Featuring discussions of Nathaniel Hawthorne's short stories; American romance; allegory; dream-visions; Edmund Spenser's Faerie Queene; and John Bunyan's Pilgrim's Progress.
Featuring discussions of Emerson, Whitman, and slavery; the Wilmot Proviso; Henry Clay, John Calhoun, Daniel Webster, Zachary Taylor, Millard Fillmore; the Compromise of 1850 and the Fugitive Slave Law; and Lemuel Shaw.
Featuring discussions of Ralph Waldo Emerson; ontological individualism and the state of nature; Alexis de Tocqueville; Immanuel Kant; philosophical idealism; Unitarianism; Transcendentalism; Lockean psychology; and Neo-Platonism.
Featuring discussions of Augustan and neoclassical poetic style; John Dryden; Alexander Pope; Samuel Johnson; Aristotle's Poetics; mimesis; Francis Scott Key's "Defense of Fort McHenry"; Phillis Wheatley.
Featuring discussions of copyright law and the profession of authorship; Charles Brockden Brown's Edgar Huntly; Philip Freneau's "To a New England Poet"; Washington Irving's History of New York, "Rip Van Winkle," and "The Legend of Sleepy Hollow."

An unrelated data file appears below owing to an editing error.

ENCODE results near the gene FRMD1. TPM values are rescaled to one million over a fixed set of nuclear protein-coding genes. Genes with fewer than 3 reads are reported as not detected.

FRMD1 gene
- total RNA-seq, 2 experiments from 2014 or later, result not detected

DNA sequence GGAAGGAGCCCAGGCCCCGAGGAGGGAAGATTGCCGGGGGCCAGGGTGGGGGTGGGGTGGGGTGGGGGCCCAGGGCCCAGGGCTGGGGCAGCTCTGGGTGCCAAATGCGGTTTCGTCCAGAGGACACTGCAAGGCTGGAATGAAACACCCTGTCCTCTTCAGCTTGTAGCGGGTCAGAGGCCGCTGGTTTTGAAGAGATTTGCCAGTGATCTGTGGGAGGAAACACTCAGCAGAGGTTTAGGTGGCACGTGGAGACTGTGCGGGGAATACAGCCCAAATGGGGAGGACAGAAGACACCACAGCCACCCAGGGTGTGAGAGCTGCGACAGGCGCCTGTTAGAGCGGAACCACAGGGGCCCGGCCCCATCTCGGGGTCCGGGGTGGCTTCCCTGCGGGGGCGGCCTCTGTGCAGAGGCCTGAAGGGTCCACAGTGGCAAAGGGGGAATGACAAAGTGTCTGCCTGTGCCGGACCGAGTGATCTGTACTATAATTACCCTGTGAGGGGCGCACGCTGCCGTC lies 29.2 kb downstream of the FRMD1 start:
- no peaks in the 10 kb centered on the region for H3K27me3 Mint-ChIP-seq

Featuring discussions of cosmopolitanism and deliberative democracy; Raymond Williams's model of dominant, residual, and emergent cultures; Puritanism and Jeffersonianism; the horizon of expectations and the aesthetics of reception; canonization; ideology; and American Exceptionalism.
Featuring discussions of John Bunyan's Pilgrim's Progress; perfectionism; Deism; Benjamin Franklin; errata; Thomas Jefferson; syllogisms; John Locke; and the Declaration of Independence.
Hemingway, Fitzgerald, Faulkner (AMST 246)Professor Dimock introduces the class to the works of Ernest Hemingway, F. Scott Fitzgerald, and William Faulkner, the premiere writers of American modernism. She orients their novels along three "scales" of interpretation: global geopolitics, experimental narration, and sensory detail. Invoking the writings of critic Paul Fussell, she argues that all three writers are united by a preoccupati...more